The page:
Wax Moth on Stored frames

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Forester Doug 

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Hi there,

I seem to have had light wax moth infestation on some of my stored frames. There seems to be very little damage, and I assume as these are not in use they struggled to survive. As I believe they need proteins and such provided by the absent bees.

There is no sign of larva or adults, is this safe to use in my hive this year? Or is it best to change the foundation? I have heard they can transmit some disease. 20210509_130117.jpg
 

Jimmy 

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Hi there,

I seem to have had light wax moth infestation on some of my stored frames. There seems to be very little damage, and I assume as these are not in use they struggled to survive. As I believe they need proteins and such provided by the absent bees.

There is no sign of larva or adults, is this safe to use in my hive this year? Or is it best to change the foundation? I have heard they can transmit some disease. View attachment 25926
If that's the worst damage then a strong colony will readily clean that up. You could put the frame in a -20 freezer for 24 hours to make sure that you weren't introducing a frame of wax moth eggs to your hive first though.
 

pargyle 

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Yes that's wax moth ... doesn't look too bad ... if you take a vacuum cleaner to the frames and suck the webs off then you can reuse them ... it makes it easier for the bees as they seen to struggle a bit with the webs. Just check for any cocoons tucked away and destroy them as well ... if necessary cut out any bits of comb that have been damaged with tracks and the bees will re build them.

I don't think there are any bee diseases vectored by wax moth ...
 

jenkinsbrynmair 

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They're fine - bees will sort that out (put a lot worse than that back on) and don't worry about any moth eggs, a strong colony will soon sort them out as well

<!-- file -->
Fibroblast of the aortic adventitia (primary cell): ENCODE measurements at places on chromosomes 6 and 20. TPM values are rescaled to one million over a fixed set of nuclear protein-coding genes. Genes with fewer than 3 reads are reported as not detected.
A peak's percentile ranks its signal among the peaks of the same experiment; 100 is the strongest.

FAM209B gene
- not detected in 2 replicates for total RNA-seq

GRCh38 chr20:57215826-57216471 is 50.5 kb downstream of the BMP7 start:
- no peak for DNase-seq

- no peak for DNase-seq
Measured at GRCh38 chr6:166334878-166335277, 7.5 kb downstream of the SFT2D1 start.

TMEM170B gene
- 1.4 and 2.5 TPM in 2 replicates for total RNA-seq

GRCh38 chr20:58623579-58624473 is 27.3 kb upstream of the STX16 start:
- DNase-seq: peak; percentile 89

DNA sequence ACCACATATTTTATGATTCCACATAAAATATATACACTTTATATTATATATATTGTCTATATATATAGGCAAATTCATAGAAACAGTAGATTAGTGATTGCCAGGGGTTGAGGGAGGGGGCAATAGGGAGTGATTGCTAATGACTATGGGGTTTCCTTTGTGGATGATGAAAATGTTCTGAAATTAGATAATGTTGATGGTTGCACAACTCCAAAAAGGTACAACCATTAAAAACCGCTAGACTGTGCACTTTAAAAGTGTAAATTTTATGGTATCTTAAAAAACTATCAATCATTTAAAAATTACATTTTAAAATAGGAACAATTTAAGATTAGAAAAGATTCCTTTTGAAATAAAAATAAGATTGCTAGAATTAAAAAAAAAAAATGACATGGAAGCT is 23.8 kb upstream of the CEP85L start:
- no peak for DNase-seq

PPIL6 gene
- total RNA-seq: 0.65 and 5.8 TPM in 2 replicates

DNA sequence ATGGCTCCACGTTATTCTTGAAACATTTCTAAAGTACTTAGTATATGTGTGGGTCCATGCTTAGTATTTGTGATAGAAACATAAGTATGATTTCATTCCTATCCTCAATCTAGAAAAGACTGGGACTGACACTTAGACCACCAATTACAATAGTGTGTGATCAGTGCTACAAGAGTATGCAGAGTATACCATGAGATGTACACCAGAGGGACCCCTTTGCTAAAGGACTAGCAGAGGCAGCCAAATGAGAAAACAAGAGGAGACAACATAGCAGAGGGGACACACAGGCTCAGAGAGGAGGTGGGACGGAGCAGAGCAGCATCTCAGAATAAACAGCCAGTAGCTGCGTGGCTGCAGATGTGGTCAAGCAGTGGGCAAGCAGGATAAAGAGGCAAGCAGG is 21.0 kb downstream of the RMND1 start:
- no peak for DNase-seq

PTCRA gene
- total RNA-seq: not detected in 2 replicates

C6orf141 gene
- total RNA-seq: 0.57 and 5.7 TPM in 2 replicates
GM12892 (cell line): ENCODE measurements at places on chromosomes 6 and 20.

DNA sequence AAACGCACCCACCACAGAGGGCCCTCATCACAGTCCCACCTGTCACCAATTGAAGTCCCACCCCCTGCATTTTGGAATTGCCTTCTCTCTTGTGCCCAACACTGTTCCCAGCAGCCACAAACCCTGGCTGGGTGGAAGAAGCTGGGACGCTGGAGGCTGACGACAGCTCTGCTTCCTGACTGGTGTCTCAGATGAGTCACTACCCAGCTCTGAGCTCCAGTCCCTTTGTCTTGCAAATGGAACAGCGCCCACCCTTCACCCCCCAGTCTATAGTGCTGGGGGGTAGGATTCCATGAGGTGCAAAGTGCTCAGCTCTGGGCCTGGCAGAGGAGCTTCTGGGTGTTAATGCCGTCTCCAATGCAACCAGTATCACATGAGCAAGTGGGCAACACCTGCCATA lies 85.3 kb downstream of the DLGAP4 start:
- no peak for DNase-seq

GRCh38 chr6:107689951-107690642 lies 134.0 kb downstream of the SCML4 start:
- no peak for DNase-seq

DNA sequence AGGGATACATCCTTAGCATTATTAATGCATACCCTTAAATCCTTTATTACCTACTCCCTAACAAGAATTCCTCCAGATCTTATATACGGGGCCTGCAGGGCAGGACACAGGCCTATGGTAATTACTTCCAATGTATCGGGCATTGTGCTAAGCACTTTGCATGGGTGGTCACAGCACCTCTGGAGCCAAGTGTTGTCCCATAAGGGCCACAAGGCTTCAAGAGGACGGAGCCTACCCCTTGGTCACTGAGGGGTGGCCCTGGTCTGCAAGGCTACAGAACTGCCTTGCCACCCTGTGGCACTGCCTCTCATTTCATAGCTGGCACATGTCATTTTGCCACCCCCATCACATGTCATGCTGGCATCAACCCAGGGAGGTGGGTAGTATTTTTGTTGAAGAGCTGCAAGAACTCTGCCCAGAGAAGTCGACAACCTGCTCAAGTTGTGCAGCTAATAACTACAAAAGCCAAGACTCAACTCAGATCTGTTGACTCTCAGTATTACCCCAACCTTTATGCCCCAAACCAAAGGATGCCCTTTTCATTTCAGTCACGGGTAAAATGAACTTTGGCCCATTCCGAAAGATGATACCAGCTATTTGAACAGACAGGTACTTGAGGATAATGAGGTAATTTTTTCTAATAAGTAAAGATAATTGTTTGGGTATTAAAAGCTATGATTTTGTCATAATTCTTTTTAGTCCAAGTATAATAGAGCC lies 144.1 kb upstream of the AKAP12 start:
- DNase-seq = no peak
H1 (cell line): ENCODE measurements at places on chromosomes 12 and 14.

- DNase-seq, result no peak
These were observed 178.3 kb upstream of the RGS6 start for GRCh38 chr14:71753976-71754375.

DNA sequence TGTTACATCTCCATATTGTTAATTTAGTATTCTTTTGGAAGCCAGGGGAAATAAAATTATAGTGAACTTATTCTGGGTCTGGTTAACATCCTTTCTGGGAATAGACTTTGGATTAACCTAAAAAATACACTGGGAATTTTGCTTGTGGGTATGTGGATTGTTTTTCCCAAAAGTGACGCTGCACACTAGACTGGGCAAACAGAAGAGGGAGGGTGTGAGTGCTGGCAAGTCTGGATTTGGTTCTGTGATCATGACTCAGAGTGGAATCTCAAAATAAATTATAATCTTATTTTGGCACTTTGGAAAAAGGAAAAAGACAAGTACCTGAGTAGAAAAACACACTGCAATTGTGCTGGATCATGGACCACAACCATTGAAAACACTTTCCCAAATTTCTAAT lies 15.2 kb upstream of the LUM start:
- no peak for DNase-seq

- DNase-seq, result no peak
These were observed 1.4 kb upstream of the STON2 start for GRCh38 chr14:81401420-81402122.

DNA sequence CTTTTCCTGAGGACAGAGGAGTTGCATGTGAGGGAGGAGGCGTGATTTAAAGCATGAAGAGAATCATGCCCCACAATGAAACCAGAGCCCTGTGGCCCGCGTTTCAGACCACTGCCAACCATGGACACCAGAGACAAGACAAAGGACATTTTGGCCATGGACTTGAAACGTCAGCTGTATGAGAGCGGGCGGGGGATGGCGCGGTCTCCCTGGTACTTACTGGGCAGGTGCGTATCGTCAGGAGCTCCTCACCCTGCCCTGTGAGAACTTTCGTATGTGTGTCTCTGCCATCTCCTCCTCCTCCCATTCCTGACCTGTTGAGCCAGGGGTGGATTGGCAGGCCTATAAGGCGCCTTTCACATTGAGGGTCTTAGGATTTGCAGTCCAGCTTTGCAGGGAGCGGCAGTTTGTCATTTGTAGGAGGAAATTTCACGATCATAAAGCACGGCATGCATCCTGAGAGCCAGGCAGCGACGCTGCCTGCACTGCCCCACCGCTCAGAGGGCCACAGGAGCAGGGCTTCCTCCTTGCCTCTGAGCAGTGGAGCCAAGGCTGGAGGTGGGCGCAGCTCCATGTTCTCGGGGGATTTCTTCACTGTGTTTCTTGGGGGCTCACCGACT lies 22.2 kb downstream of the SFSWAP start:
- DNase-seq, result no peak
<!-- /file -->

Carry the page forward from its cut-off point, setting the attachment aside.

Forester Doug 

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Thanks for all the information, I'll give it a hoover before putting it back in.
 

BeeJam 

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Yes that's wax moth ... doesn't look too bad ... if you take a vacuum cleaner to the frames and suck the webs off then you can reuse them ... it makes it easier for the bees as they seen to struggle a bit with the webs. Just check for any cocoons tucked away and destroy them as well ... if necessary cut out any bits of comb that have been damaged with tracks and the bees will re build them.

I don't think there are any bee diseases vectored by wax moth ...
Ah good idea - I'd have put that frame in my "to melt" pile - will have to try vacc'ing them in future
 

Heather 

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Have to say I would probably dump that as dark comb anyway.. more likely to be disease in the comb. But if urgently needed, then, freeze , as suggested then use.
 

pargyle 

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How can you tell that?
It's obvious ... every BBKA member knows that any comb that's more than 2 years old is always full of disease and is good for nothing but firelighters ... I noticed a frame, at my last inspection, in one of my colonies, that had 2012 written on it .... I thought I'd better take it out and burn it but unfortunately my stupid queen had filled it wall to wall with brood ... so I gave her a good ticking off and told her to read up on what she should be doing ...
 

victor meldrew 

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They're fine - bees will sort that out (put a lot worse than that back on) and don't worry about any moth eggs, a strong colony will soon sort them out as well
80% glacial acetic acid soon sorts wax moth out !
 
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